E3 2015: Shadow Warrior 2 is doing what DOOM Don't - Rely on Horror

E3 2015: Shadow Warrior 2 is doing what DOOM Don’t

Another year, another chance to escape the crowds of people and excessively loud booths at E3. Situated across from the convention center and in a Hooters Parking lot was publisher, Devolver Digital, once again forgoing the event in an official capacity and just chillin’ outside of it. They’re too cool for lines, VIP passes, and large LCD monitors with trailers on repeat. Once getting past their sign-in table, I was greeted with the opportunity for some BBQ and free beer. Seeing as how I had 30 minutes to kill until my Shadow Warrior 2 appointment and didn’t want to spoil my planned dinner later that evening, I partook in the latter offering.

A reboot of the not-so-politically correct Shadow Warrior released in 2013 on PC, and I quite enjoyed my time with it. Filled with silly dick puns at the expense of the protagonist Lo Wang, and home to lots of gory sword fights, it was a game that I’d recommend wholly. And now there’s a sequel coming out, which makes me pretty happy.

Once the clock reached my appointment time, I went into the assigned trailer(air conditioned and all, with an unkempt bed in the back and snacks on the sink), furnished with a couch and large TV. There myself and another games media person were greeted by two individuals from Flying Wild Hog. Unfortunately I didn’t get their names. After a quick rundown of the first game, One of the developers turned to the TV screen and started the demo–but not before he apologized for pausing it to invert the Y-axis. His colleague laughed at him for his gaming taboo, but I declared that I too bore the cross of needing inverted camera controls. We highfived. We’re a special breed, one that fights the up-is-up, down-is-down establishment.

Once the demo actually kicked off (this was hands-off), I was immediately impressed by the visual bump that Shadow Warrior 2 has over its predecessor. Environmental lighting has been greatly improved, with god rays trickling through the trees and bathing the Japanese architecture – homes, gardens and paved pathways with quaint creeks. Soon we were shown Wang’s verticality as he made his way into a structure in order to drop down and stealth kill an enemy clad in Shogun armor, a feature new to the series. The stealthy approach was quickly thrown out the window once the enemy exploded into bloody bits, and Wang asked “who wants a little Wang”, but who cares? Shadow Warrior showed with its first game that it’s loud and ridiculous and this one seems no different. With several swipes of the sword and a few magical abilities thrown into the mix, the first batch of demons were defeated.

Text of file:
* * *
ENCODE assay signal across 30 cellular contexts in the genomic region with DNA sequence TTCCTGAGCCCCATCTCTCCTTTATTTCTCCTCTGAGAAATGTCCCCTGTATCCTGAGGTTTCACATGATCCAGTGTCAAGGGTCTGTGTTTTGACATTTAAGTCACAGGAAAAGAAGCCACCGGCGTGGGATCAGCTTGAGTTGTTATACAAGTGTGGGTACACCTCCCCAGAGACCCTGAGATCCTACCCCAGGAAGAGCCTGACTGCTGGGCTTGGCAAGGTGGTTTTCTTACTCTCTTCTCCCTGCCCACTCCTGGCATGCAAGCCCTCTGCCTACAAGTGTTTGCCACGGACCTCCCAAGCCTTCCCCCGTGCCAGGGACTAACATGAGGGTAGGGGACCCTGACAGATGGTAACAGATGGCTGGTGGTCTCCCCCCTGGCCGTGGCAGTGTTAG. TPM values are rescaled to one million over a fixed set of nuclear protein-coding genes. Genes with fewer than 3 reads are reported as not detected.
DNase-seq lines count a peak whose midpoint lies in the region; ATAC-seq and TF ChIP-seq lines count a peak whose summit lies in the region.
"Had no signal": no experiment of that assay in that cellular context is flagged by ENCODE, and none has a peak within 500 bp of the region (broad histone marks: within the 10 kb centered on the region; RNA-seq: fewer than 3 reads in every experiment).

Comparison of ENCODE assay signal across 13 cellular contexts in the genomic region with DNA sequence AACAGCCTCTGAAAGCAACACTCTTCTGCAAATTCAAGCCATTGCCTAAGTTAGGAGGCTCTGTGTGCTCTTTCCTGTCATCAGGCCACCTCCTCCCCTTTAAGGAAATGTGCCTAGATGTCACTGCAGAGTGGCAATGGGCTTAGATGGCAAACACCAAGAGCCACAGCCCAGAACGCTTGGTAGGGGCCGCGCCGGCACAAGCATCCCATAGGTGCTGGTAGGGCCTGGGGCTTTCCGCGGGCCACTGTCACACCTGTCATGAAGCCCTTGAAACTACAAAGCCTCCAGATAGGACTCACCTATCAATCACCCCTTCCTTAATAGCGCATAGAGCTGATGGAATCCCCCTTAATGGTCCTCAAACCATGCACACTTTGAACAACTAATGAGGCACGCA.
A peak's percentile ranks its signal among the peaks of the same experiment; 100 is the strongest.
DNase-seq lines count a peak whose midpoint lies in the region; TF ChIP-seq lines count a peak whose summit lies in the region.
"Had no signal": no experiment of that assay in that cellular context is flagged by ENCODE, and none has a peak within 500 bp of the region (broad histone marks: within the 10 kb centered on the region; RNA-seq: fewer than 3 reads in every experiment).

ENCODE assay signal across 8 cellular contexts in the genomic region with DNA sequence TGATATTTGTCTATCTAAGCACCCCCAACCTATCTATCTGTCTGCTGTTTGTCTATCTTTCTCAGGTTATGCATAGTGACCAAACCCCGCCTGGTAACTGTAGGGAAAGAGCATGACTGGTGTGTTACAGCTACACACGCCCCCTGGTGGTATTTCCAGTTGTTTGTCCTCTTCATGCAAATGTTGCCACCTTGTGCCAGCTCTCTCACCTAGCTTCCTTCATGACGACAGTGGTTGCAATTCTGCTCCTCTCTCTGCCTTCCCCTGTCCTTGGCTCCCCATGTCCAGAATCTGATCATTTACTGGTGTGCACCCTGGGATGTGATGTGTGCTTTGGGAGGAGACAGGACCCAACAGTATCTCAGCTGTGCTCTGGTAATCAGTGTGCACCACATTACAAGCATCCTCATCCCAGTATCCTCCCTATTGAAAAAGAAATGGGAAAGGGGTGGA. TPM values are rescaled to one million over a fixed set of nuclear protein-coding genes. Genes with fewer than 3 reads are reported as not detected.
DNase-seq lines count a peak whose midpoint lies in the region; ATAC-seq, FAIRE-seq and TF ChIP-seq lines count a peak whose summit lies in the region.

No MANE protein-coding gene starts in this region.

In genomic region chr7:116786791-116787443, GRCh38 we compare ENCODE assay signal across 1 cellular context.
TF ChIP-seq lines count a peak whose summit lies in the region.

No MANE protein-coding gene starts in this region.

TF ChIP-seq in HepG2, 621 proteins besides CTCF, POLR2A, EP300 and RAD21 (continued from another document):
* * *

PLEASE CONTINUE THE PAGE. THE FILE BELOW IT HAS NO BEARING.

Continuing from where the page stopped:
One of my bigger gripes with the first game was the way magic was used. Using the directional keys or analogue stick, magic was directly linked to your movement, negatively affecting the ability to navigate while casting. I asked about this and was told that magic was mapped to buttons now instead. Great!

The second Flying Wild Hog then jumped into the game and began helping with the slaughter. It was around this time that the two showed off just how large Shadow Warrior 2’s environments are, with open ended paths and much more freedom given to the player. Shadow Warrior 2 is definitely larger in scope, and it wasn’t a direction I expected for the sequel, but watching it in action made me question how the first game got away with more-linear level design to begin with. After extended play, it could get a little monotonous with all the slashing and shooting. With larger environments and player-chosen paths, in addition to co-op, I wonder if Shadow Warrior 2 will avoid that.

In addition to larger environments in which up to four players can cooperatively complete quests and slay demons in, we were informed that environments were procedurally generated, but not in the traditional sense. Flying Wild Hog designed Shadow Warrior 2’s environments piece by piece within a grid. Each section of the map was designed by hand to ensure quality but also diversity; upon loading, the environment is stitched together using many different pre-made sections, creating a unique layout that avoids the asset reuse and repetition found in procedurally generated levels. How many environments we’ll see in Shadow Warrior 2 is unknown, but I hope a lot for the sake of variety and replay value.

Shadow Warrior 2 is fast, violent, and far better-looking than I could have imaged – in both visual fidelity and scope. With four player co-op allowing for multiple missions to be tackled alone or together and more environmental freedom, I came away very impressed. I remarked to the two Flying Wild Hog devs that Shadow Warrior 2 definitely impressed me more than another twitchy shooter unveiled during E3 week: DOOM. Both seem very humbled by that, and that added a touching little end-note to a fun demonstration.

If Shadow Warrior 2, in all of its audaciousness, can keep players coming back without feeling fatigue, I think it will be a nice slice of entertainment.

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